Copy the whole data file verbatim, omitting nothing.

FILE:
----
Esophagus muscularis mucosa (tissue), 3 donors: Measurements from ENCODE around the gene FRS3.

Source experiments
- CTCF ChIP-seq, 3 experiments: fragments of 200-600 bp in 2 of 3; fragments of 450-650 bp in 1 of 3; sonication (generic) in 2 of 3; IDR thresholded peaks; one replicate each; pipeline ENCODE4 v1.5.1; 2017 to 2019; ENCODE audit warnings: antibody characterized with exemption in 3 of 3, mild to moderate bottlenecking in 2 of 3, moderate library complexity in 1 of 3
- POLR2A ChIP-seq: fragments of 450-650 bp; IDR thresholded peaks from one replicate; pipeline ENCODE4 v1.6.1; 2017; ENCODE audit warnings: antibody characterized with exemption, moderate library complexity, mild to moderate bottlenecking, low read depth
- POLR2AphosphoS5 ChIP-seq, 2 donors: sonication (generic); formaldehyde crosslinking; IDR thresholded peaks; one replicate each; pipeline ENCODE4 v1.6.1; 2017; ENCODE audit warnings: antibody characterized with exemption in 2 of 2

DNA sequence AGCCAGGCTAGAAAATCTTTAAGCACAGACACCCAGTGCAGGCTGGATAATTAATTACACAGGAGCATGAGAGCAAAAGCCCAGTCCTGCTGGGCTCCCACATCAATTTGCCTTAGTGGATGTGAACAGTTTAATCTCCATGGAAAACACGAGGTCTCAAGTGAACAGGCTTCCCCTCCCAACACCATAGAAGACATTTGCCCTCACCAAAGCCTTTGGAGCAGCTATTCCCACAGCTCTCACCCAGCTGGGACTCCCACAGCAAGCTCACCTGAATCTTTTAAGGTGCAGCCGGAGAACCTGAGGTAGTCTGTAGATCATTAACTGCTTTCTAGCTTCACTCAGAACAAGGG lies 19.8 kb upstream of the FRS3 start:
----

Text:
Esophagus muscularis mucosa (tissue), 3 donors: Measurements from ENCODE around the gene FRS3.

Source experiments
- CTCF ChIP-seq, 3 experiments: fragments of 200-600 bp in 2 of 3; fragments of 450-650 bp in 1 of 3; sonication (generic) in 2 of 3; IDR thresholded peaks; one replicate each; pipeline ENCODE4 v1.5.1; 2017 to 2019; ENCODE audit warnings: antibody characterized with exemption in 3 of 3, mild to moderate bottlenecking in 2 of 3, moderate library complexity in 1 of 3
- POLR2A ChIP-seq: fragments of 450-650 bp; IDR thresholded peaks from one replicate; pipeline ENCODE4 v1.6.1; 2017; ENCODE audit warnings: antibody characterized with exemption, moderate library complexity, mild to moderate bottlenecking, low read depth
- POLR2AphosphoS5 ChIP-seq, 2 donors: sonication (generic); formaldehyde crosslinking; IDR thresholded peaks; one replicate each; pipeline ENCODE4 v1.6.1; 2017; ENCODE audit warnings: antibody characterized with exemption in 2 of 2

DNA sequence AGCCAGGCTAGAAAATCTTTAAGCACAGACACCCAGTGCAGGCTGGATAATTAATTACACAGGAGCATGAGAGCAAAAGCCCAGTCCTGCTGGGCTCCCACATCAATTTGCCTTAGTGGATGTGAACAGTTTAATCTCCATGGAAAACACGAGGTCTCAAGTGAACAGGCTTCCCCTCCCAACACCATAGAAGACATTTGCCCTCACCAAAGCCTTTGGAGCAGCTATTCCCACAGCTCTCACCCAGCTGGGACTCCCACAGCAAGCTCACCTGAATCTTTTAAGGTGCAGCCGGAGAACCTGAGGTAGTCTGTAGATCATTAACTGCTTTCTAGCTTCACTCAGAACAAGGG lies 19.8 kb upstream of the FRS3 start: